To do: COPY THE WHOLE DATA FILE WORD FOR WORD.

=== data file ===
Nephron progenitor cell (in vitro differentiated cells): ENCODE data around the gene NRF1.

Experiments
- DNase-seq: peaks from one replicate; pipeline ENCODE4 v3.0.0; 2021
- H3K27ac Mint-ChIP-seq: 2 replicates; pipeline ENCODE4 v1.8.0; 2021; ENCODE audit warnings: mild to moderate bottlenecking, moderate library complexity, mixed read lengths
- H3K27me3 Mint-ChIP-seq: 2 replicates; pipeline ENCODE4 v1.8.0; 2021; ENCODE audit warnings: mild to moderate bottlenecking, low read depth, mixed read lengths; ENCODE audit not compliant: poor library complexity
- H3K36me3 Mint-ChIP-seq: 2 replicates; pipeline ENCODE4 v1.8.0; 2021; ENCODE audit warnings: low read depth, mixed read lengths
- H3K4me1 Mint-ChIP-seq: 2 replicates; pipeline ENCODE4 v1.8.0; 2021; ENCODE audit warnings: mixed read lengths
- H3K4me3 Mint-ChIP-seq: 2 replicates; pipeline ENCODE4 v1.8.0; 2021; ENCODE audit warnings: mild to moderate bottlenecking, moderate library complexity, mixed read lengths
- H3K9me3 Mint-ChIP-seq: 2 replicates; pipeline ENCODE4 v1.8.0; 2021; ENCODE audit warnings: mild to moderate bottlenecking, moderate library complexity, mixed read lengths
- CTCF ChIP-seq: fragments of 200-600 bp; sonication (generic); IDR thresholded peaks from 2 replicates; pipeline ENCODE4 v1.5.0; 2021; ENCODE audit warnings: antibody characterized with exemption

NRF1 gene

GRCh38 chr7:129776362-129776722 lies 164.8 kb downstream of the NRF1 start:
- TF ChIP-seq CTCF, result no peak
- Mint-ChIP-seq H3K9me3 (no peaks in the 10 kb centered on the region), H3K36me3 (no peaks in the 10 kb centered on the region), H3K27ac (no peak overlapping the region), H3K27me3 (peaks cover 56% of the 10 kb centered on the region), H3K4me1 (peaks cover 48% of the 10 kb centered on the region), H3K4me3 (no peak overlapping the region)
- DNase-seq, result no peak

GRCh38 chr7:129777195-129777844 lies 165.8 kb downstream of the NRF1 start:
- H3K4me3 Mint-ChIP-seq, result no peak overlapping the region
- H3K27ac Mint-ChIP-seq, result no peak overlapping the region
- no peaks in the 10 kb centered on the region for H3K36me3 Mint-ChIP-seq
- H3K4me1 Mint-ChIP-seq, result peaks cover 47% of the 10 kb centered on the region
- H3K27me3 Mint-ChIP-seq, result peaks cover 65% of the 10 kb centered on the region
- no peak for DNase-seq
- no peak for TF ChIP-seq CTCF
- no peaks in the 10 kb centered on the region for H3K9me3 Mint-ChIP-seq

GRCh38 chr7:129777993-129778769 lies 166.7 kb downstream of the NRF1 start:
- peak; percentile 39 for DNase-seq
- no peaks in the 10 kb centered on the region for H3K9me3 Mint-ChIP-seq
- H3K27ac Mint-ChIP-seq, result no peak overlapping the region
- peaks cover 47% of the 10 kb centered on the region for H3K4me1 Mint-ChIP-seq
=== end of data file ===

Nephron progenitor cell (in vitro differentiated cells): ENCODE data around the gene NRF1.

Experiments
- DNase-seq: peaks from one replicate; pipeline ENCODE4 v3.0.0; 2021
- H3K27ac Mint-ChIP-seq: 2 replicates; pipeline ENCODE4 v1.8.0; 2021; ENCODE audit warnings: mild to moderate bottlenecking, moderate library complexity, mixed read lengths
- H3K27me3 Mint-ChIP-seq: 2 replicates; pipeline ENCODE4 v1.8.0; 2021; ENCODE audit warnings: mild to moderate bottlenecking, low read depth, mixed read lengths; ENCODE audit not compliant: poor library complexity
- H3K36me3 Mint-ChIP-seq: 2 replicates; pipeline ENCODE4 v1.8.0; 2021; ENCODE audit warnings: low read depth, mixed read lengths
- H3K4me1 Mint-ChIP-seq: 2 replicates; pipeline ENCODE4 v1.8.0; 2021; ENCODE audit warnings: mixed read lengths
- H3K4me3 Mint-ChIP-seq: 2 replicates; pipeline ENCODE4 v1.8.0; 2021; ENCODE audit warnings: mild to moderate bottlenecking, moderate library complexity, mixed read lengths
- H3K9me3 Mint-ChIP-seq: 2 replicates; pipeline ENCODE4 v1.8.0; 2021; ENCODE audit warnings: mild to moderate bottlenecking, moderate library complexity, mixed read lengths
- CTCF ChIP-seq: fragments of 200-600 bp; sonication (generic); IDR thresholded peaks from 2 replicates; pipeline ENCODE4 v1.5.0; 2021; ENCODE audit warnings: antibody characterized with exemption

NRF1 gene

GRCh38 chr7:129776362-129776722 lies 164.8 kb downstream of the NRF1 start:
- TF ChIP-seq CTCF, result no peak
- Mint-ChIP-seq H3K9me3 (no peaks in the 10 kb centered on the region), H3K36me3 (no peaks in the 10 kb centered on the region), H3K27ac (no peak overlapping the region), H3K27me3 (peaks cover 56% of the 10 kb centered on the region), H3K4me1 (peaks cover 48% of the 10 kb centered on the region), H3K4me3 (no peak overlapping the region)
- DNase-seq, result no peak

GRCh38 chr7:129777195-129777844 lies 165.8 kb downstream of the NRF1 start:
- H3K4me3 Mint-ChIP-seq, result no peak overlapping the region
- H3K27ac Mint-ChIP-seq, result no peak overlapping the region
- no peaks in the 10 kb centered on the region for H3K36me3 Mint-ChIP-seq
- H3K4me1 Mint-ChIP-seq, result peaks cover 47% of the 10 kb centered on the region
- H3K27me3 Mint-ChIP-seq, result peaks cover 65% of the 10 kb centered on the region
- no peak for DNase-seq
- no peak for TF ChIP-seq CTCF
- no peaks in the 10 kb centered on the region for H3K9me3 Mint-ChIP-seq

GRCh38 chr7:129777993-129778769 lies 166.7 kb downstream of the NRF1 start:
- peak; percentile 39 for DNase-seq
- no peaks in the 10 kb centered on the region for H3K9me3 Mint-ChIP-seq
- H3K27ac Mint-ChIP-seq, result no peak overlapping the region
- peaks cover 47% of the 10 kb centered on the region for H3K4me1 Mint-ChIP-seq